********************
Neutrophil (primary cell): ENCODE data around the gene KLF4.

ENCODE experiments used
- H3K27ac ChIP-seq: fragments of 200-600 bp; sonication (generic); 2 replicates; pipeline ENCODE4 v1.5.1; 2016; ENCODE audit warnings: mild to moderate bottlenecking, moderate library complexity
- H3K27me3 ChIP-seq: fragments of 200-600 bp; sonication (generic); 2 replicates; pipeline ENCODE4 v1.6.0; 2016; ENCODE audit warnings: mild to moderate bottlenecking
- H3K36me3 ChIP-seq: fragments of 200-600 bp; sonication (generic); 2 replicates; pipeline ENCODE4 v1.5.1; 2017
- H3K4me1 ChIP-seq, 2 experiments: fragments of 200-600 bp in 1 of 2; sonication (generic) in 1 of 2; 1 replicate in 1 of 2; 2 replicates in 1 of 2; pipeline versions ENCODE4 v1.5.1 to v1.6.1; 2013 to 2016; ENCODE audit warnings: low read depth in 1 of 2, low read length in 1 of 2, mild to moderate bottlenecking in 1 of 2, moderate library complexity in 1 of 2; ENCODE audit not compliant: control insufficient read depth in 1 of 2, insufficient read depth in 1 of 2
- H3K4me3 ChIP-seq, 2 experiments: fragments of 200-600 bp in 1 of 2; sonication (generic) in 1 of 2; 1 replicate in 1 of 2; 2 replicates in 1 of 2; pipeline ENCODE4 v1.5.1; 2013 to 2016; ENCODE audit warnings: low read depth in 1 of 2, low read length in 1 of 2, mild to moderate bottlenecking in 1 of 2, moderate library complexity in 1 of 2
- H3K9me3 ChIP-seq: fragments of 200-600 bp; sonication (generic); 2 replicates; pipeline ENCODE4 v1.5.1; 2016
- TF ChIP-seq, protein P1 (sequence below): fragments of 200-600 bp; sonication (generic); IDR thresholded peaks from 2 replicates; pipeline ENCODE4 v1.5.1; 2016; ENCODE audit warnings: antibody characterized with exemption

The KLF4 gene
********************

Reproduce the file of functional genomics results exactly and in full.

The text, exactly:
Neutrophil (primary cell): ENCODE data around the gene KLF4.

ENCODE experiments used
- H3K27ac ChIP-seq: fragments of 200-600 bp; sonication (generic); 2 replicates; pipeline ENCODE4 v1.5.1; 2016; ENCODE audit warnings: mild to moderate bottlenecking, moderate library complexity
- H3K27me3 ChIP-seq: fragments of 200-600 bp; sonication (generic); 2 replicates; pipeline ENCODE4 v1.6.0; 2016; ENCODE audit warnings: mild to moderate bottlenecking
- H3K36me3 ChIP-seq: fragments of 200-600 bp; sonication (generic); 2 replicates; pipeline ENCODE4 v1.5.1; 2017
- H3K4me1 ChIP-seq, 2 experiments: fragments of 200-600 bp in 1 of 2; sonication (generic) in 1 of 2; 1 replicate in 1 of 2; 2 replicates in 1 of 2; pipeline versions ENCODE4 v1.5.1 to v1.6.1; 2013 to 2016; ENCODE audit warnings: low read depth in 1 of 2, low read length in 1 of 2, mild to moderate bottlenecking in 1 of 2, moderate library complexity in 1 of 2; ENCODE audit not compliant: control insufficient read depth in 1 of 2, insufficient read depth in 1 of 2
- H3K4me3 ChIP-seq, 2 experiments: fragments of 200-600 bp in 1 of 2; sonication (generic) in 1 of 2; 1 replicate in 1 of 2; 2 replicates in 1 of 2; pipeline ENCODE4 v1.5.1; 2013 to 2016; ENCODE audit warnings: low read depth in 1 of 2, low read length in 1 of 2, mild to moderate bottlenecking in 1 of 2, moderate library complexity in 1 of 2
- H3K9me3 ChIP-seq: fragments of 200-600 bp; sonication (generic); 2 replicates; pipeline ENCODE4 v1.5.1; 2016
- TF ChIP-seq, protein P1 (sequence below): fragments of 200-600 bp; sonication (generic); IDR thresholded peaks from 2 replicates; pipeline ENCODE4 v1.5.1; 2016; ENCODE audit warnings: antibody characterized with exemption

The KLF4 gene